In recent years, the United Kingdom’s commitment to renewable energy has fallen significantly behind global trends, as per an examination of international data. The most recent government statistics reveal that the UK’s renewable energy capacity has grown at an average rate of 4.45% in the past three years. In contrast, the global average for annual growth stands at 9.67%.
This analysis comes on the heels of the government’s decision to approve over 100 new licences for oil and gas exploration. Wera Hobhouse, the energy and climate spokesperson for the Liberal Democrats, criticised the government’s inability to invest in the cleanest, most cost-effective, and most popular energy source. She called for the removal of restrictions on new solar panel and wind projects and greater empowerment for local authorities to promote decentralised energy, which not only reduces bills but also creates skilled job opportunities for the future. She argued that these figures demonstrate the Conservative party’s untrustworthiness in environmental matters.
Roger Fouquet, a senior research fellow at the Energy Studies Institute in the National University of Singapore, acknowledged that as countries like Iceland progress toward 100% renewable energy, their investment may decrease as they meet rising power demands. However, the UK cannot be compared to such nations. Fouquet pointed out that the UK’s current renewable electricity capacity is below 50%, and it requires substantial further investment to be considered a leader in low-carbon energy systems. In fact, 45% of European economies have a greater share of renewable electricity capacity.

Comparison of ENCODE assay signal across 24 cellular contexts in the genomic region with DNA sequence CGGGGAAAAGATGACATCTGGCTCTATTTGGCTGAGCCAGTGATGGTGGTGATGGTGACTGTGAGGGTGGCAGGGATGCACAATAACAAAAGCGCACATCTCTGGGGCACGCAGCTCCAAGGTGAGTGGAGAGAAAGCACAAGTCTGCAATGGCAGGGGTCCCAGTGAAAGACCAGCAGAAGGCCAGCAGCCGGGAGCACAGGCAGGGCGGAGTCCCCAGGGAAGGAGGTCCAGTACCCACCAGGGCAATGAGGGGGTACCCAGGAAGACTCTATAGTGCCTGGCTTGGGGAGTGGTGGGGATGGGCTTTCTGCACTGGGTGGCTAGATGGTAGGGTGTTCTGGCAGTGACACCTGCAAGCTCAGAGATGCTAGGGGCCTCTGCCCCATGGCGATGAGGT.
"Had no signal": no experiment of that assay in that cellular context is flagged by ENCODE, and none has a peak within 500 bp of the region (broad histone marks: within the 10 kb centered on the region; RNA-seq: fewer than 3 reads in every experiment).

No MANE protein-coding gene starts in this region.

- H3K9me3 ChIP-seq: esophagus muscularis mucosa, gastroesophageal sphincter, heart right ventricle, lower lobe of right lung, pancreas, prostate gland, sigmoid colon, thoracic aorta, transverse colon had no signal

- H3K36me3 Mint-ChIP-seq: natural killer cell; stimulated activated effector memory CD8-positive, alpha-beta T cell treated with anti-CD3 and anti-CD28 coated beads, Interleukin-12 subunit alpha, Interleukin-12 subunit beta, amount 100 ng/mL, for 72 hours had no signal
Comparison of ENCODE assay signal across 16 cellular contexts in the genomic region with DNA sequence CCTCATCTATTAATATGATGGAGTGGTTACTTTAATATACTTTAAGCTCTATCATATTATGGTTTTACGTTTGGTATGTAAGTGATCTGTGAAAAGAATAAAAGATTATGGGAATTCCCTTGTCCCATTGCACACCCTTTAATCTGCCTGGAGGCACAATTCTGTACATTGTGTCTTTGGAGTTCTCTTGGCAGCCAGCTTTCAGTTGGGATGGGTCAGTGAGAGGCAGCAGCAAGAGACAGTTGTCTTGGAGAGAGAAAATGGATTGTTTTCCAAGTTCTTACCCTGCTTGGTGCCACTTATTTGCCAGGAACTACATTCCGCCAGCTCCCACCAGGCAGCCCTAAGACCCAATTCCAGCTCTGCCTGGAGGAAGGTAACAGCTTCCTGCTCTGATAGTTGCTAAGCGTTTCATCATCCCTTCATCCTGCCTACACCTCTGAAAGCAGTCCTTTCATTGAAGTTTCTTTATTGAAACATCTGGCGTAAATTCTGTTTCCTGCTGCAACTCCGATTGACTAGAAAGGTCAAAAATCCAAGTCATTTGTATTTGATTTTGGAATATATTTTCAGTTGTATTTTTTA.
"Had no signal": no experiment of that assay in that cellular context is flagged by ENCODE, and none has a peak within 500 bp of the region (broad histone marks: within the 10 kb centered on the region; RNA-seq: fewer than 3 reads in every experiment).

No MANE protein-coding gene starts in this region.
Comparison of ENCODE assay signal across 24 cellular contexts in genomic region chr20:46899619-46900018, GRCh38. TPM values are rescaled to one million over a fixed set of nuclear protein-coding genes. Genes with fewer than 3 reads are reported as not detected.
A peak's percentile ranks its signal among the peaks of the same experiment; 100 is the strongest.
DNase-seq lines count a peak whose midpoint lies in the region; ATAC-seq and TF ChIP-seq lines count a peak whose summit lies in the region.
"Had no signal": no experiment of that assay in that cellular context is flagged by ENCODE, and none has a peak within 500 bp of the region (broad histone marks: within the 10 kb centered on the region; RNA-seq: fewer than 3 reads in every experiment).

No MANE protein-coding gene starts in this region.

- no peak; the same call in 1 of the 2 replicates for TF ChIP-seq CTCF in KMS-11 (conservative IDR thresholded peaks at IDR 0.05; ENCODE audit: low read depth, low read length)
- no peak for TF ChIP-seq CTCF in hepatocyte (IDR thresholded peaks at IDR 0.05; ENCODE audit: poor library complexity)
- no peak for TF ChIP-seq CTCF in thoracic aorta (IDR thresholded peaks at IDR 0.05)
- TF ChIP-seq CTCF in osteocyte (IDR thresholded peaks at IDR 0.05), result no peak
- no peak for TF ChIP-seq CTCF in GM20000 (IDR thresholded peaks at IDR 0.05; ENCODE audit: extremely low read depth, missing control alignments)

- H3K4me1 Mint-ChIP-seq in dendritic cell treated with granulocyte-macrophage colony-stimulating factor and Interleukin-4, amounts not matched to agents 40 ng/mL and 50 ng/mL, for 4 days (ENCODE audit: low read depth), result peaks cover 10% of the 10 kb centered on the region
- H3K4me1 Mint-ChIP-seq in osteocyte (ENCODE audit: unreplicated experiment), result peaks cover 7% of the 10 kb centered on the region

RenewableUK, a prominent non-profit energy trade association, believes that the government must formulate a strategy to compete with the European Union and the United States in the competitive renewables market. Ana Musat, the organisation’s executive director of policy, emphasised the need for a comprehensive plan to make the UK’s renewables sector more appealing to global investors. This would enable the country to pursue large-scale clean energy projects and attract investments in critical areas such as blade manufacturing, cables, and floating offshore wind technology.
The Department for Energy Security and Net Zero defended the government’s stance, stating that they make no apologies for taking early and swift actions in renewable energy compared to many other countries. They highlighted their success in attracting approximately £120 billion in renewable energy investments since 2010, with an additional £100 billion expected in net zero initiatives by 2030. This substantial investment has significantly increased the share of energy generated from renewables, from 6.7% in 2010 to 41.5% in 2022, providing power and supporting up to 480,000 jobs in the UK.Get in Touch
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